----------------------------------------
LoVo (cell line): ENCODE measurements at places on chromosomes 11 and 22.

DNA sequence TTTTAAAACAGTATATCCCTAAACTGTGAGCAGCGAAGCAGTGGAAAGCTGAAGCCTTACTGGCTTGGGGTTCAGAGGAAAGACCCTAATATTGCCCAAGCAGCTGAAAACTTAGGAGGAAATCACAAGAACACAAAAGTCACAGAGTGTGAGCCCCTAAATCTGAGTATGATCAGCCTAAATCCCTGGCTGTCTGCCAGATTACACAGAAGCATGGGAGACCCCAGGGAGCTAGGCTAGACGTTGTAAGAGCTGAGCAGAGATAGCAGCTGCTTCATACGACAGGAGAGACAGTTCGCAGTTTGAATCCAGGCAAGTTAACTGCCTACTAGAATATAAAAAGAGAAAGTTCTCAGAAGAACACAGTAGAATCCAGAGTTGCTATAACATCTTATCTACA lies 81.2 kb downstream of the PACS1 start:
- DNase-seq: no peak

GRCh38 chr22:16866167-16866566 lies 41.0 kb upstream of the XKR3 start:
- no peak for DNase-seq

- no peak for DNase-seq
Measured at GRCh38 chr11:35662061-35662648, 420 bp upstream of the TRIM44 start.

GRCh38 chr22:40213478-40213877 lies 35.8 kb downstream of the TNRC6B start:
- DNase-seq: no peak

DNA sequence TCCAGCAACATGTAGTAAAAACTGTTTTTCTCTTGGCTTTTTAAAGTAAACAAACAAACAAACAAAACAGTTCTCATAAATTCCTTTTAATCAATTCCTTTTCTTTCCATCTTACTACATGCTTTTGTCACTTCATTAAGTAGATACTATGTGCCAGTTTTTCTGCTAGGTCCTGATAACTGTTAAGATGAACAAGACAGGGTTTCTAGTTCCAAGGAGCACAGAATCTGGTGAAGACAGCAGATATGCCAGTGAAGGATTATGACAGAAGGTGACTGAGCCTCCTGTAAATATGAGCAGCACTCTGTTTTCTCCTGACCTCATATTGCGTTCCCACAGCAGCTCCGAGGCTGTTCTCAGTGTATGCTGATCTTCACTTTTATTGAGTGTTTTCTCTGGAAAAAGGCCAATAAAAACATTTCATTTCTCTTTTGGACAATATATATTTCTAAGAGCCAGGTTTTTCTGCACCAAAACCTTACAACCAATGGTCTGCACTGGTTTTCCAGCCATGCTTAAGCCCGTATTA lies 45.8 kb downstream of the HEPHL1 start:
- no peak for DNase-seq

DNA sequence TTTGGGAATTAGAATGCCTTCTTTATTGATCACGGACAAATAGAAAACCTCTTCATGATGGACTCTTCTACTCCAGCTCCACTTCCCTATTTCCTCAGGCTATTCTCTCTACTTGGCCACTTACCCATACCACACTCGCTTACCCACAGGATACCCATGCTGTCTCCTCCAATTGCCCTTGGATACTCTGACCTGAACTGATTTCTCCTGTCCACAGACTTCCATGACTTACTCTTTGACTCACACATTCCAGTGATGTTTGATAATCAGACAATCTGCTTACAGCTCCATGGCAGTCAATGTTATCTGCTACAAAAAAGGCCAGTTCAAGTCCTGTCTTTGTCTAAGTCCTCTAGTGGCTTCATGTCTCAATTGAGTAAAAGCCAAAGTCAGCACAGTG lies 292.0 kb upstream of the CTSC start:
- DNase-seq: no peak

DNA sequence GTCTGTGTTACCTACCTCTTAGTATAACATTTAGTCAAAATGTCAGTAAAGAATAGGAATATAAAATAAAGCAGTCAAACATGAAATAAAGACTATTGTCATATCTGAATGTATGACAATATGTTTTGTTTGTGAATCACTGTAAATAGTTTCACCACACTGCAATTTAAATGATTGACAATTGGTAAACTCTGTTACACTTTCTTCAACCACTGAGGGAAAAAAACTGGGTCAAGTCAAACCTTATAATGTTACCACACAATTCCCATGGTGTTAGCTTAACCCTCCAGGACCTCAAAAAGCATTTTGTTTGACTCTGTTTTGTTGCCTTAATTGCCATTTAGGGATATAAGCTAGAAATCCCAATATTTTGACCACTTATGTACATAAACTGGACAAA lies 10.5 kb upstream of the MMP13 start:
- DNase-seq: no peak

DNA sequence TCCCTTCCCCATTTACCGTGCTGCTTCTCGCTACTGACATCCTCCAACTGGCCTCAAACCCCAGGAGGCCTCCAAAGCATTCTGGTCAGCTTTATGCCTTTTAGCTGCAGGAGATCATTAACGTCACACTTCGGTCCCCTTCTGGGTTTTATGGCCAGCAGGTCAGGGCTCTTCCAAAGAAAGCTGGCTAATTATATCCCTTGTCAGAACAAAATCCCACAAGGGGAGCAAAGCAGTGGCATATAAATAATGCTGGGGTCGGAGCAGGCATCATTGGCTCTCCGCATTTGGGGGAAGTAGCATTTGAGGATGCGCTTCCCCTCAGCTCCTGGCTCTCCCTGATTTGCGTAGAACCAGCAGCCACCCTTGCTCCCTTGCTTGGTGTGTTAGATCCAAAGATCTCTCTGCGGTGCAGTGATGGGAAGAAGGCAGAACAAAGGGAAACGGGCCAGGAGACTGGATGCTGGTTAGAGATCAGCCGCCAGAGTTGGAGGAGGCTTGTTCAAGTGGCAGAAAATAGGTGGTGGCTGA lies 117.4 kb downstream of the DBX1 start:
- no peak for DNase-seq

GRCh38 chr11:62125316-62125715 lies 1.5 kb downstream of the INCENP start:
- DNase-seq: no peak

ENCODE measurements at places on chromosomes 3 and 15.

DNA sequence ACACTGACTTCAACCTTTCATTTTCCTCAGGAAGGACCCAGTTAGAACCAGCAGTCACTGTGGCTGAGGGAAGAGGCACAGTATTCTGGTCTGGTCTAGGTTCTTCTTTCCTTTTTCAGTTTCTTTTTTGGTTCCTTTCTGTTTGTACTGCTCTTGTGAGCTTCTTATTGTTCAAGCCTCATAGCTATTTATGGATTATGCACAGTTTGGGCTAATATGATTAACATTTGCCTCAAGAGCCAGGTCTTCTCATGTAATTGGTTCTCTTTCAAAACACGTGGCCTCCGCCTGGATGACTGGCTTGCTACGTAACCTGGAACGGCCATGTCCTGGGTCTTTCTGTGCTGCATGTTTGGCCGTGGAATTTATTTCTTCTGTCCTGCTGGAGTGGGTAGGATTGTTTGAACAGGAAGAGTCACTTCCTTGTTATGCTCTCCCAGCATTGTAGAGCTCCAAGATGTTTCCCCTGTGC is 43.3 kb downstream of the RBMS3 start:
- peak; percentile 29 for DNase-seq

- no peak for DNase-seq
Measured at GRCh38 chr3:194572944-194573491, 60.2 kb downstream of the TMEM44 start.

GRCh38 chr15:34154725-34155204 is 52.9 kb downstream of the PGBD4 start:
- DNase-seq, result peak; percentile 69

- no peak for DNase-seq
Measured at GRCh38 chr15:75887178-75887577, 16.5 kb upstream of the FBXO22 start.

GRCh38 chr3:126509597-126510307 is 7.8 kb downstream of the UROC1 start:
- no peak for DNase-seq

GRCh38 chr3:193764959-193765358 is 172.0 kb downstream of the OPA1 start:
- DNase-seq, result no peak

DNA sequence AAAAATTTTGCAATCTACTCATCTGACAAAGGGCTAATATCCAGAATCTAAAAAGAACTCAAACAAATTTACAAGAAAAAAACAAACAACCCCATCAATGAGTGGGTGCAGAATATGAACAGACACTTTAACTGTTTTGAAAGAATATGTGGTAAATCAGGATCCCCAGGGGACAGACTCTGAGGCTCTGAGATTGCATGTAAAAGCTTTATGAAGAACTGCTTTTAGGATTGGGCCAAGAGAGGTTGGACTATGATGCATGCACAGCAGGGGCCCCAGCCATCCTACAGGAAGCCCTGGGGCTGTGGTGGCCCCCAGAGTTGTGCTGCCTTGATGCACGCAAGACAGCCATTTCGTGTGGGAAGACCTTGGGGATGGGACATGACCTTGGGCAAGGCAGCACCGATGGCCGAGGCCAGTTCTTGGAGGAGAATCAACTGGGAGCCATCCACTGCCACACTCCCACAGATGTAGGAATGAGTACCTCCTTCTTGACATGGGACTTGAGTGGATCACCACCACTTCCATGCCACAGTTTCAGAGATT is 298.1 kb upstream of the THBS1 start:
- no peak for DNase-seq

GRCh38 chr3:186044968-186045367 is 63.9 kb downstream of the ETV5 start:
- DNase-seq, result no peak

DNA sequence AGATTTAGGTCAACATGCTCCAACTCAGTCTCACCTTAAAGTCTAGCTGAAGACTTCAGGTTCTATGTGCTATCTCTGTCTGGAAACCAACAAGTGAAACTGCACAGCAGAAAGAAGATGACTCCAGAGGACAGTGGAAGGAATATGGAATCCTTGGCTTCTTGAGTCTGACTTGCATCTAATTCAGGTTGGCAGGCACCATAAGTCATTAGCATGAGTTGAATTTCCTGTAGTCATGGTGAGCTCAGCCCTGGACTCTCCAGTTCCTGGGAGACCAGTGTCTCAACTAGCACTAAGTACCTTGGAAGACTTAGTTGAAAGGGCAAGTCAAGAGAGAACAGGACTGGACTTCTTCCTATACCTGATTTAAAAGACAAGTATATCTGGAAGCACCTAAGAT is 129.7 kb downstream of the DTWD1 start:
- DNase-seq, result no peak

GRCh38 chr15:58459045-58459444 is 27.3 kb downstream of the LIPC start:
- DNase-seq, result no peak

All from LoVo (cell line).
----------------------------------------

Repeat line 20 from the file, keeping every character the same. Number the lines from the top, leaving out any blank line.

ENCODE measurements at places on chromosomes 3 and 15.